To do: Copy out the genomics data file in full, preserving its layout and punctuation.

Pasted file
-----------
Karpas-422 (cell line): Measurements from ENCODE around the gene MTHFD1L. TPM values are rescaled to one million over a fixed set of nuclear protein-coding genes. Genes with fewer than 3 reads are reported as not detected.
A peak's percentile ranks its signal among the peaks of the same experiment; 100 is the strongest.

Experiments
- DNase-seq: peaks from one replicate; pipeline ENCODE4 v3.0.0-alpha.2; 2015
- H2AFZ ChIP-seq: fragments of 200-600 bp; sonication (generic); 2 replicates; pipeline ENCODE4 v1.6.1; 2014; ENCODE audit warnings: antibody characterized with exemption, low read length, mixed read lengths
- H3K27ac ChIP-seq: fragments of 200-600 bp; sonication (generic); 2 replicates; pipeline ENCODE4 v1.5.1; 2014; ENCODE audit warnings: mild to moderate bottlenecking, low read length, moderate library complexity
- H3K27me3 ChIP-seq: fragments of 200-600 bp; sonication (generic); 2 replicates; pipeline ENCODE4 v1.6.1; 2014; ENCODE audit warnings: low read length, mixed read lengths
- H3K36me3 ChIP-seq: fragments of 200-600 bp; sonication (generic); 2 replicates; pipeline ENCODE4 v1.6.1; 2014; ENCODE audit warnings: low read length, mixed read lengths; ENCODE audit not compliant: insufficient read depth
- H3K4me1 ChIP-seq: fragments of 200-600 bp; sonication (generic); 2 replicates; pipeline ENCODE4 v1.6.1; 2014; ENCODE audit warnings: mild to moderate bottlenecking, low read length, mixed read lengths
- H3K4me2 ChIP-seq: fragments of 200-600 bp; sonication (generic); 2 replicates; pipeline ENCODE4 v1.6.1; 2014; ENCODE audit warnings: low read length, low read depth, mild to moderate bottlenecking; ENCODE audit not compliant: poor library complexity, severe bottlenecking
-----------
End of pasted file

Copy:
Karpas-422 (cell line): Measurements from ENCODE around the gene MTHFD1L. TPM values are rescaled to one million over a fixed set of nuclear protein-coding genes. Genes with fewer than 3 reads are reported as not detected.
A peak's percentile ranks its signal among the peaks of the same experiment; 100 is the strongest.

Experiments
- DNase-seq: peaks from one replicate; pipeline ENCODE4 v3.0.0-alpha.2; 2015
- H2AFZ ChIP-seq: fragments of 200-600 bp; sonication (generic); 2 replicates; pipeline ENCODE4 v1.6.1; 2014; ENCODE audit warnings: antibody characterized with exemption, low read length, mixed read lengths
- H3K27ac ChIP-seq: fragments of 200-600 bp; sonication (generic); 2 replicates; pipeline ENCODE4 v1.5.1; 2014; ENCODE audit warnings: mild to moderate bottlenecking, low read length, moderate library complexity
- H3K27me3 ChIP-seq: fragments of 200-600 bp; sonication (generic); 2 replicates; pipeline ENCODE4 v1.6.1; 2014; ENCODE audit warnings: low read length, mixed read lengths
- H3K36me3 ChIP-seq: fragments of 200-600 bp; sonication (generic); 2 replicates; pipeline ENCODE4 v1.6.1; 2014; ENCODE audit warnings: low read length, mixed read lengths; ENCODE audit not compliant: insufficient read depth
- H3K4me1 ChIP-seq: fragments of 200-600 bp; sonication (generic); 2 replicates; pipeline ENCODE4 v1.6.1; 2014; ENCODE audit warnings: mild to moderate bottlenecking, low read length, mixed read lengths
- H3K4me2 ChIP-seq: fragments of 200-600 bp; sonication (generic); 2 replicates; pipeline ENCODE4 v1.6.1; 2014; ENCODE audit warnings: low read length, low read depth, mild to moderate bottlenecking; ENCODE audit not compliant: poor library complexity, severe bottlenecking